The acute accent indicates stress in Russian. Stress is irregular in Russian, but it (the acute accent) facilitates punctuation. The acute accent is known as "ударение", which means "the stress" or "the stress mark."


The acute accent indicates stressed syllables in polysyllabic words that deviate from the standardized stress patterns. What does that mean?

The acute accent in Spanish indicates that the standard rules of 'word stress' do not apply. Instead, the pronunciation stress will always be on the accented letter. 

  • Célebre (celebrity) – The stress is on the first syllable – CELebre
  • Celebré (I celebrated) – The stress is on the last syllable – celeBRE

Furthermore, the Spanish also use the acute accent to ask questions. Lastly, the Spanish use the acute accent to differentiate words. For instance: 

  • Si (if) – (yes)
  • Te (you) – (tea)
  • el (the) - él (he)


In Ukrainian, the acute accent mark is irregular to other common Ukrainian diacritics. The stress mark or in this case, the acute accent, does not belong to the standard written language.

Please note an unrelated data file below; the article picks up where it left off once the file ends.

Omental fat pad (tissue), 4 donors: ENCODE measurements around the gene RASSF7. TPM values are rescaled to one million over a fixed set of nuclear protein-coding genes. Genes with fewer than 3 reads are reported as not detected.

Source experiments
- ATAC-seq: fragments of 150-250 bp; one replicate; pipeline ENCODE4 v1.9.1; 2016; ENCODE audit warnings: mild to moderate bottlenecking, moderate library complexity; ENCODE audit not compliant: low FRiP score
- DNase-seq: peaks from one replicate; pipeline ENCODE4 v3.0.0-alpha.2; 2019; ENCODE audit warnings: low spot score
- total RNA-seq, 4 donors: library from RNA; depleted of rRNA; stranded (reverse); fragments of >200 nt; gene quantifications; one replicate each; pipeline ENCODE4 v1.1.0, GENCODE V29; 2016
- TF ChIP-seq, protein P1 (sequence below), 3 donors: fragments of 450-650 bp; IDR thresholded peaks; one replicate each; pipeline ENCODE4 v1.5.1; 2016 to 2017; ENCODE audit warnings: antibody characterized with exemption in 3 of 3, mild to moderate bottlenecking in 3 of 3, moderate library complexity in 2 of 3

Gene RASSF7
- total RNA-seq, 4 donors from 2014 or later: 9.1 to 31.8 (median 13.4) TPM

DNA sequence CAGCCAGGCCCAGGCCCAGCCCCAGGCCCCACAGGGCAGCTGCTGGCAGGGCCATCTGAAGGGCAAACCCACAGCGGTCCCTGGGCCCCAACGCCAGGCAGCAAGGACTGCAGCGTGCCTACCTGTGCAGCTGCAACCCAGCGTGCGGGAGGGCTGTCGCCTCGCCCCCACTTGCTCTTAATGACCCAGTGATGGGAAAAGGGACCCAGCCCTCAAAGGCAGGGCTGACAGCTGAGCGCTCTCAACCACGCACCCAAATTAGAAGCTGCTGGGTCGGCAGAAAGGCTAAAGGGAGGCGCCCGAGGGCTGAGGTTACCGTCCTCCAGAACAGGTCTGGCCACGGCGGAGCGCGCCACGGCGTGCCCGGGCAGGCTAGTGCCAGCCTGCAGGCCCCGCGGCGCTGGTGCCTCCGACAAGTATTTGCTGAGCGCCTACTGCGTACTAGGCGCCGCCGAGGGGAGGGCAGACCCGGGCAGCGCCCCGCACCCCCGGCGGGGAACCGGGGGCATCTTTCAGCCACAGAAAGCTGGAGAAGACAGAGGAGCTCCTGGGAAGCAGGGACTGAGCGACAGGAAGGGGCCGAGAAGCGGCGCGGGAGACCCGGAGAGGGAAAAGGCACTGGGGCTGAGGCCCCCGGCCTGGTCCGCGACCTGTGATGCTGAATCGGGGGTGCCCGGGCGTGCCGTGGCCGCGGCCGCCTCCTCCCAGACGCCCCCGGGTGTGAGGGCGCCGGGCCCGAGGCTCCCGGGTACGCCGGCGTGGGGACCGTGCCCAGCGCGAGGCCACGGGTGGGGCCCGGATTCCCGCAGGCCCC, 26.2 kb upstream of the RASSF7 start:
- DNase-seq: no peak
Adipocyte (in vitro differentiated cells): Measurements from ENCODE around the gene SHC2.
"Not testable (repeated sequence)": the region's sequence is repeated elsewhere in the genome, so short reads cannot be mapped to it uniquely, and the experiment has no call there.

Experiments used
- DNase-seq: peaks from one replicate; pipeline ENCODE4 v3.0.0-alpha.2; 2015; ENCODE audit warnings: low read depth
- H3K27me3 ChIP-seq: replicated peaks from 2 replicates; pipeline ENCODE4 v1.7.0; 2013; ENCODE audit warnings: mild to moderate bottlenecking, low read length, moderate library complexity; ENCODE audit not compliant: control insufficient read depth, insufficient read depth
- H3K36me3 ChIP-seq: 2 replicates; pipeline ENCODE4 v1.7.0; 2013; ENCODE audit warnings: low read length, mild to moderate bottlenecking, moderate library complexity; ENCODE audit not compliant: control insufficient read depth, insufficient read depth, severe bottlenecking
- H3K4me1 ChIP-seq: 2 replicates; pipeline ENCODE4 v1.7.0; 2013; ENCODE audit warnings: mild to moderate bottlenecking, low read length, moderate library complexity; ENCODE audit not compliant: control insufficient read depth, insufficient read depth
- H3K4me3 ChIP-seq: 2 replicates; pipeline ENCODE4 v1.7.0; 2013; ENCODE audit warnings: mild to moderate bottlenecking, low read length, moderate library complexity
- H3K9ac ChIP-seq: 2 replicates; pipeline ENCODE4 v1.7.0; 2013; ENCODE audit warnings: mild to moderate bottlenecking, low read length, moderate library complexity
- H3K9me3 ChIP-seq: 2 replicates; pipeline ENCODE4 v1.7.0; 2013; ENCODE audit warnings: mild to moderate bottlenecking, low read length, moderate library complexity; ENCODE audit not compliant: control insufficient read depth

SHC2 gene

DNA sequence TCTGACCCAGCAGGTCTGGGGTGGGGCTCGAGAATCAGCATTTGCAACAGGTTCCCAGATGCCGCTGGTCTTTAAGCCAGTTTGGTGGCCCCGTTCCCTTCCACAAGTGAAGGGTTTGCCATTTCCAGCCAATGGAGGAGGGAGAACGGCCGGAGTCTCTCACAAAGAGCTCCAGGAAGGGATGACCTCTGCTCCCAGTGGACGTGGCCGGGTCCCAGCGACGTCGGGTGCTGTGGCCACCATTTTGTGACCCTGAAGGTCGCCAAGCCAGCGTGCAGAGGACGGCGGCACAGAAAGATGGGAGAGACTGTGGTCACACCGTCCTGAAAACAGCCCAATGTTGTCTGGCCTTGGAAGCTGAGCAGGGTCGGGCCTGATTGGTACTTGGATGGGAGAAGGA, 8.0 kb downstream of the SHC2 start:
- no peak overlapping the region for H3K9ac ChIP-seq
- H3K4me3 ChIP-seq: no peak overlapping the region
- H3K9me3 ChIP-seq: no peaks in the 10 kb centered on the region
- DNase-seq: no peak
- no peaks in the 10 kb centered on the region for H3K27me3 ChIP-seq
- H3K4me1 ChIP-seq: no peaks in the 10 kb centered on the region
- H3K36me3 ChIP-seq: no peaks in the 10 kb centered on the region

However, there are some instances where they use the acute accent:

  • In children's books to help teach the language.
  • To indicate alternative stress.
  • To avoid confusion in subordinate clauses and, specifically, in indirect or reported speech. 

Scottish Gaelic 

Scottish Gaelic use the acute accent in the traditional spelling of the letters á, é, and ó. 

The acute accent is famous as a French diacritic by many English speakers. It's a staple in other languages, and it serves different purposes in these languages.  

Its history stems from the Greek, which is why it functions for different purposes. 

Uses Of The Acute Accent In Different Languages

Here are the primary uses of the acute accent:

  1. To show stressed vowels
  2. To show heightened syllables.
  3. Disambiguation (the process of identifying which sense of a word applies in a sentence or other segments of context.)
  4. Emphasis
  5. Letter extension
  6. Derivation from other languages. (For instance many Norwegian words derived from French retained the acute accent, such as allé, kafé, idé, komité. You can say the same about English and words like café) 


The acute accent is over thousands of years old, as are most diacritics. It holds historical relevance in several languages, the pronunciation of words, and their writing systems. It isn't part of the English language, but it still carries value in other languages such as French, Spanish, Scottish Gaelic, etc. 

Even with modern tools, anyone can use the acute accent. It is the most common accent mark worldwide. You can find it on your phone, PC, tablet, etc. You can also add them to modern English text using our virtual keyboard above.